Sometimes, the hardest part about writing is simply sitting down to do it. Between work, family, and social obligations, the time and motivation to write is often chipped away at and ultimately put off until “tomorrow.”
Of course, tomorrow comes, and none of yesterday’s demands have lessened (and may have actually increased), and so the cycle continues.
When it comes to being a writer, maintaining consistency in your writing practice is what makes or breaks your success.
Try these 7 tips to improve your writing practice:
1. Dealing with the Self-Doubt Monster
This one gets me. All. The. Time. Also–famous authors get hit by this. All. The. Time.
It’s called Impostor Syndrome, and you know who else had it?
Emma Watson (hey, feeling like a fraud for your successes isn’t limited to fiction writers, you know!).
Stop catering to the self-doubt monster chowing down on your productivity. You can do this. You should do this. Now, get back at it and write!
2. Appreciate the Rejections
So after everything I said above about getting over self-doubt, I have to say… you do know you’re going to get rejected, right?
Like, rejection letter after rejection letter after rejection letter.
You’ll have so many, you’ll never have to buy wallpaper again.
Of course, that’s only if you’re doing your job right. As in writing and then submitting it to editors and publishers to read. Write prolifically. And then submit constantly. Send out the stories that were rejected 12 times already (Harry Potter was accepted the 13th time Rowling sent it out, by the way).
And save those rejection letters. I keep mine in a bin on my desk in plain view. They’re a badge of honor reminding me that I am accomplishing something–and that someone has read my work.
Okay, so they didn’t like the work… but they read it! And that’s the start.
3. Achievable goals
In my classroom, we always set two sets of goals. One is our baseline goal, the other our stretch goal.
The baseline goal is what we are striving for in the short term. It’s something that is achievable within, say, three weeks, with some hard work and guidance.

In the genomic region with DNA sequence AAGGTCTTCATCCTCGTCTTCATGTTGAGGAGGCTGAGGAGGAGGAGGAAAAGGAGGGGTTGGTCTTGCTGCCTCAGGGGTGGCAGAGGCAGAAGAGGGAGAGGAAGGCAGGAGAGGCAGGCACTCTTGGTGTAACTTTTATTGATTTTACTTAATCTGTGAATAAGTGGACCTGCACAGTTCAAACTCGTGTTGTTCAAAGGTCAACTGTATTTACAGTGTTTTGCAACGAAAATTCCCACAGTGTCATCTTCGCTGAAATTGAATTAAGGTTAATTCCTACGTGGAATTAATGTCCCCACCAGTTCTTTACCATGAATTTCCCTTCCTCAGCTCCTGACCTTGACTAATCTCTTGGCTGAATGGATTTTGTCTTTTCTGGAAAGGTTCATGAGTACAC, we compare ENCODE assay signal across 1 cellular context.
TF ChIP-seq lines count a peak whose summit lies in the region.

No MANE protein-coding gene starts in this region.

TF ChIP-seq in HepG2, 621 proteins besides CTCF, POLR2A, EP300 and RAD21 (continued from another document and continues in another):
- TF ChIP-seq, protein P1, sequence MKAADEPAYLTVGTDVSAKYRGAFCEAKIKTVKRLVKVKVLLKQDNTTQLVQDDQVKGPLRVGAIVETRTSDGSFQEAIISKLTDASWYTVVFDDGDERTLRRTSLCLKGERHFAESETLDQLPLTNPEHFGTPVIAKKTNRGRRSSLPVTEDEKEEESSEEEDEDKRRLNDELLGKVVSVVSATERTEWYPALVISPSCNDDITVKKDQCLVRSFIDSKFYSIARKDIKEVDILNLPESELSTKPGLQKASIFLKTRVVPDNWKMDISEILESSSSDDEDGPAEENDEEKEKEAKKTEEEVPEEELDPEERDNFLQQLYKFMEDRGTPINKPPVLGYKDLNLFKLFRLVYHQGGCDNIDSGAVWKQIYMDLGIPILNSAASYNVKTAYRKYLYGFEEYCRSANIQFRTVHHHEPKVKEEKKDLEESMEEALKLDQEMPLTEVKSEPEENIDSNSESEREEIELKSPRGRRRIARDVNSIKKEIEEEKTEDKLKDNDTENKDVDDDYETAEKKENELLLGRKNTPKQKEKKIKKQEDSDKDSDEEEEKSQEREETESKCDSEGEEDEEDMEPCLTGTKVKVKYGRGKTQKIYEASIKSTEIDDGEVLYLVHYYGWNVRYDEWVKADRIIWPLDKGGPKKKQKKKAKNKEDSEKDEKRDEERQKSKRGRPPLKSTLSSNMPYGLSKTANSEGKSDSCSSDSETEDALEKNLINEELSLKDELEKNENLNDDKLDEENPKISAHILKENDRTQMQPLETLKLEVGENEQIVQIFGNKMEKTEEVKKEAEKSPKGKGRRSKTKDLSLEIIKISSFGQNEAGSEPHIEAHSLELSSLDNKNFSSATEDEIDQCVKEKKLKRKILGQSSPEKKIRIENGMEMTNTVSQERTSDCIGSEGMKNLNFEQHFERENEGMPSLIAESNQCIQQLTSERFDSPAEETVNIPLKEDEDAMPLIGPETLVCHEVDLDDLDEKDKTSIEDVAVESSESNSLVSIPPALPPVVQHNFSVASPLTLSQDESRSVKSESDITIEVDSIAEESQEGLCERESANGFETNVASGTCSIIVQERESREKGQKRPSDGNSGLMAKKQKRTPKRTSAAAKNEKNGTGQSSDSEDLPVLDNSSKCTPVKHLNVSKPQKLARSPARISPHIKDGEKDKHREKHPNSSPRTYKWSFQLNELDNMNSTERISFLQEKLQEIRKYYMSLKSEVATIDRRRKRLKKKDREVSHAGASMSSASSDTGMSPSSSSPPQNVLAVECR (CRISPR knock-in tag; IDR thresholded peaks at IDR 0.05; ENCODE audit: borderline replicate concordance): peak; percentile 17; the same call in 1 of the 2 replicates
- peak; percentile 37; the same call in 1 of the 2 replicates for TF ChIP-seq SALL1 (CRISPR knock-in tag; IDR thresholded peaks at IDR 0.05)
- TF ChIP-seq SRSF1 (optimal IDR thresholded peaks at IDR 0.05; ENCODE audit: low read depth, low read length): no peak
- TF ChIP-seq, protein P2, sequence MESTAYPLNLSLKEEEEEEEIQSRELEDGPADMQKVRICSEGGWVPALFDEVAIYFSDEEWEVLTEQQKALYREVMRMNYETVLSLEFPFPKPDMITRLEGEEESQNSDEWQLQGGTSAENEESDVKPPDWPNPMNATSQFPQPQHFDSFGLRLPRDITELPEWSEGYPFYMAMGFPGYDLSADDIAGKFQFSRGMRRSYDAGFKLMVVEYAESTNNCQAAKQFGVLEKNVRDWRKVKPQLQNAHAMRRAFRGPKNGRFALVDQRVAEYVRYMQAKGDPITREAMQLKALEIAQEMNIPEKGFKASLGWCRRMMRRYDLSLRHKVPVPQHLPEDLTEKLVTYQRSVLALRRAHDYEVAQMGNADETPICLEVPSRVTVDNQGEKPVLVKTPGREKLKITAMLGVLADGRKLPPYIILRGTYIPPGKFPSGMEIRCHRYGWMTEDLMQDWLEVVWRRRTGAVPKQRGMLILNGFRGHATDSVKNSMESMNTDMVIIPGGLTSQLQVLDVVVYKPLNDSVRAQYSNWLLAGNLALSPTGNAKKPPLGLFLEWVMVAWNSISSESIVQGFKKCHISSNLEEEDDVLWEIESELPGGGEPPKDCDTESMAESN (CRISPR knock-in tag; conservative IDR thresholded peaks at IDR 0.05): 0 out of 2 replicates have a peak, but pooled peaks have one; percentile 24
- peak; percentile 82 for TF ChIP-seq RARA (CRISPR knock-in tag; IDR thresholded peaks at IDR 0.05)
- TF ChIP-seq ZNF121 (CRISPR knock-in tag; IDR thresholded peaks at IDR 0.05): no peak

The stretch goal is longer-term. It what we are shooting for after a semester or a year of hard, intensive work.
Make sure you are setting both sorts of goals. When I started writing, all I ever did was dream about that stretch goal of being a successful novelist. I became so focused on it that I didn’t allow myself the practice of actually writing plotlines through to completion.
Think about your writing critically; analyze what your weaknesses are and set baseline goals to address them in the short term. For me, that meant writing short stories to practice working through a full plotline before returning to my ultimate goal of novel writing.
4. Time management
This one may seem like a no-brainer in theory, but I know it can be pretty difficult to accomplish. Set aside time every day to write. Turn your phone to silent, turn off your computer’s wifi, and write. No distractions, no excuses.
Being a writer is not something you’ll accomplish on a whim. Think about the phrase: Being a writer. Can you say you are a runner if you ran once five weeks ago and maybe you’ll run again next week? Of course not. You’re a runner when you run regularly and on a schedule.
Writing is just like any other skill; the more you do it, the better you’ll get. The idea that writers are born is nonsense. This shit is hard work. Only through hard work will you succeed, “natural” talent be damned.
5. Writer’s Platform: another reason to write
Building a writer’s platform (you’re on mine, by the way) is beneficial for a number of reasons. Not only does it add extra motivation to sit down and write (I know that as soon as I hit publish here today, I could have someone reading my work, which is pretty cool), it also provides an additional outlet for you to practice your writing.
Yes, blogging helps your fiction writing. Writing practice of all sorts improves your writing brain in general and makes it easier to keep the words flowing. It also helps you develop and strengthen your voice, which will carry across most genres.
The bonus kicker to starting your platform now? You are building a readership. A group of people who grow with you and learn about you and come back for more. When you reach that glorious day of having a book to market, you will already have a group of people willing to listen. Awesome!
6. Ignoring your inner-editor instincts
That voice that makes you doubt that one word and leaves you anguishing over it for three hours? Yeah, shut that off.
This is the hardest one of the seven for me. I can spend
hours okay, days obsessing over the last word I wrote in the story instead of continuing to write the damn thing.
Look, you can edit later. It’s a lot easier to edit if you actually have words down on the page, you know? Just let the words flow and obsess about their quality later. Develop the ideas first, then edit how you want to convey them.
7. Personal accountability
My super-spreadsheet-savvy husband created a nifty setup for me to track my writing, a color-coded automated graph included! The bonus of this is that I can see over the long-term how my productivity increases the longer I practice at writing. It used to take me five or so hours to hit 1,500 words. As I learned how to wrangle in my monsters (primarily #1: Self-doubt and #6: The Inner-Editor), I now hit that in about half the time.
There’s nothing like a little confirmation of the progress you’ve made to boost the day’s productivity!
I hope these tips are helpful… Now get back to work!